CruzinDux, and others.
To better understand why the radio does what it does you first have to understand that it was built for use in a car or truck, it is not a specially made unit for an RV, and certainly not for an Airstream.
As designed by the maker, for a car the radio has two 12 volt
input wires. One supplies the power to run the radio when the car is in operation, that is when the car key is on either in the running mode or accessory mode. It supplies the power to run the radio circuits and amplifier as well as the display. It switches on and off with the key. Thus the display shuts off every time the key is off. Works great in the car.
The other input wire is connected directly to the car 12 volt
system in a location which is always hot. That is full time 12 volt
power, never turned off unless the car battery is disconnected, as when it is changed for a new one. This wire controls the radio station pre sets, runs the clock (but not the clock display), and in general keeps the memory hot all the time. It takes relatively little power to do this, maybe 10 to 15 mA in many cases. Since the car is used frequently, the large car battery is not run down and stressed by this situation. It is recharged by the alternator, and the car can sit probably a month or so with no real issues. No lights are on in the display.
Now, when that same auto radio is put into an RV such as an Airstream, what does the manufacturer do with the two input wires? There is no Ignition key switch to allow things like the display lights to be turned off when not needed. So what normally happens is the two wires are hooked together and the display lights and clock (if the radio has a clock) are always on. Turn the radio off, the clock time displays. Unfortunately this can take a LOT more power 24/7/365. The display may take 100 mA to almost 1 full amp in the case of the disco/demo display on the Pioneer radio in question. In a car, the ignition switch turns the display off, not so in the RV, as there is no ignition switch. To further drive you nuts, the default mode, if the total power is removed, comes back on. In this case the default mode is the disco light display. So, if you remove all power from the radio, back to square one, like it was new out of the box.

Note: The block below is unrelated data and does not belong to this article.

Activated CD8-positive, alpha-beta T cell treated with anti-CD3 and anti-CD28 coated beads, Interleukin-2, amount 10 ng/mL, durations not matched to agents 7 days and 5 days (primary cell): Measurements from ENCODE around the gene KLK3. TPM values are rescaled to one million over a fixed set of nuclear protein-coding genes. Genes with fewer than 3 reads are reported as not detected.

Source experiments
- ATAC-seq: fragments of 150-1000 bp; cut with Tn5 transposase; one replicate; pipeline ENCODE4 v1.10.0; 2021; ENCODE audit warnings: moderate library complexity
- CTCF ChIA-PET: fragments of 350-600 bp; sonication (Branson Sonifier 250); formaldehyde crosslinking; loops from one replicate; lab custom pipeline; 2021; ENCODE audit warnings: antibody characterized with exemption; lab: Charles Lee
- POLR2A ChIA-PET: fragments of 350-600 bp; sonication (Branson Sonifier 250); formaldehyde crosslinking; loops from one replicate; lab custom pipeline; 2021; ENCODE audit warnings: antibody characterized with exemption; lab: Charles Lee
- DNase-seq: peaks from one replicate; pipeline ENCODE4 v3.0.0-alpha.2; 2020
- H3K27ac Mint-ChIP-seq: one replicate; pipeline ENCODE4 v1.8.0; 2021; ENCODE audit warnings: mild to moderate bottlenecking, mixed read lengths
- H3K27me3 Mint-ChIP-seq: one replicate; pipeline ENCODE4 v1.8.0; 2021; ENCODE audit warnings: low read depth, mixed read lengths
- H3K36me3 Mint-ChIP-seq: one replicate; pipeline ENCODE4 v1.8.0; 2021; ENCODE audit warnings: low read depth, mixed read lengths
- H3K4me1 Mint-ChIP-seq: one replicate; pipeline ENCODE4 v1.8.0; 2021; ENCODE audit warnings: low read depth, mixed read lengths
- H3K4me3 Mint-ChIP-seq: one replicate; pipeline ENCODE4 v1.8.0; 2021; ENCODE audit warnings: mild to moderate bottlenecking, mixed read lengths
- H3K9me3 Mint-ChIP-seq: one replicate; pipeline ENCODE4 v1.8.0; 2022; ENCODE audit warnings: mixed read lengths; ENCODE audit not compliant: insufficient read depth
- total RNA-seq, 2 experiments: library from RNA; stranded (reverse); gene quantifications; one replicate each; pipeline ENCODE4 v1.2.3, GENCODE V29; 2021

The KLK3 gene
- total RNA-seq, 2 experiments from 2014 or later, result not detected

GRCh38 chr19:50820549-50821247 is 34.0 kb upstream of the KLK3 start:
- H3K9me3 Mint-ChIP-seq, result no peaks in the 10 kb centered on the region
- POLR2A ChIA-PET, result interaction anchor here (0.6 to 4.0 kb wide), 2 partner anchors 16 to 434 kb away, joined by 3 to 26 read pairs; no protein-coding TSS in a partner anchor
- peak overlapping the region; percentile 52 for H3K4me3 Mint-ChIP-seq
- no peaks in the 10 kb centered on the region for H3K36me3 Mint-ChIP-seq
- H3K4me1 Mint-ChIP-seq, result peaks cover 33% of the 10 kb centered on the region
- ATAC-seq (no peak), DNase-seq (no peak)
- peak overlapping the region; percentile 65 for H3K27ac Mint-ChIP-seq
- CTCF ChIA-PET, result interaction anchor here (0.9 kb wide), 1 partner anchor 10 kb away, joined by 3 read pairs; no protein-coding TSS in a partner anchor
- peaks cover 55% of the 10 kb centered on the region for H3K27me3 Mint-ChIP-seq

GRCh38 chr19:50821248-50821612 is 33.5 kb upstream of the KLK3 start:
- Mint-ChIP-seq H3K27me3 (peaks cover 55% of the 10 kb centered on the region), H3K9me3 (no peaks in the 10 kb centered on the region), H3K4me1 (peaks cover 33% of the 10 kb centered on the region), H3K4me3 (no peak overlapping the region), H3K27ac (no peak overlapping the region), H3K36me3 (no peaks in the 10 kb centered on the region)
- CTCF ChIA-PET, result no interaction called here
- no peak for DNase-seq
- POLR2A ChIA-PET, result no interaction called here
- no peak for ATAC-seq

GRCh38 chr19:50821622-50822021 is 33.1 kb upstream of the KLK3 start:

In the Airstream all power is removed from the radio if the USE/STORE switch is placed in STORE and the trailer is not plugged into grid power. Now lets say you are storing the Airstream in a location where no grid power is available. You have the switch in STORE, all is shut down, you believe. And mostly it is. The radio is shut down and no power is being used by it at all.
But you stop in to check it out one day, and on entry, you hit the USE button so you can have some lights for a short time. That turns the radio on (in the default mode, the disco lights). It is behind a cabinet door and you don't see the lights on. You go out and forget to push the STORE mode. Or you deliberately say, hell, I am going to be back next week, and I didn't leave any lights on, so no big deal. But it is a big deal, the radio went active and is taking a full amp (the measurement on mine) to run the disco display which you could not see was activated. 24 amp hours a day will kill the batteries in a few days. If left on a month by accident, the batteries probably will be ruined and will not recharge properly, ever.
So, the problem Airstream faces is what to do? They are using a car radio in an application it was not designed for.
My solution is to put a switch on the radio so I can be sure that all power is shut off to both wires, and even if the U/S switch is accidentally or deliberately turned on there will be no detrimental affects. The downside is that the station memory is always removed, and that I have to reset the disco lights to off when I do want to use the radio. So, I have to remember how to do that, and as you know, it is not an intuitive process.
I hope this helps in understanding the Pioneer Radio dilemma. I am sure the Sony is similar. There is just no easy work around in this case, for Airstream or the Airstream owner.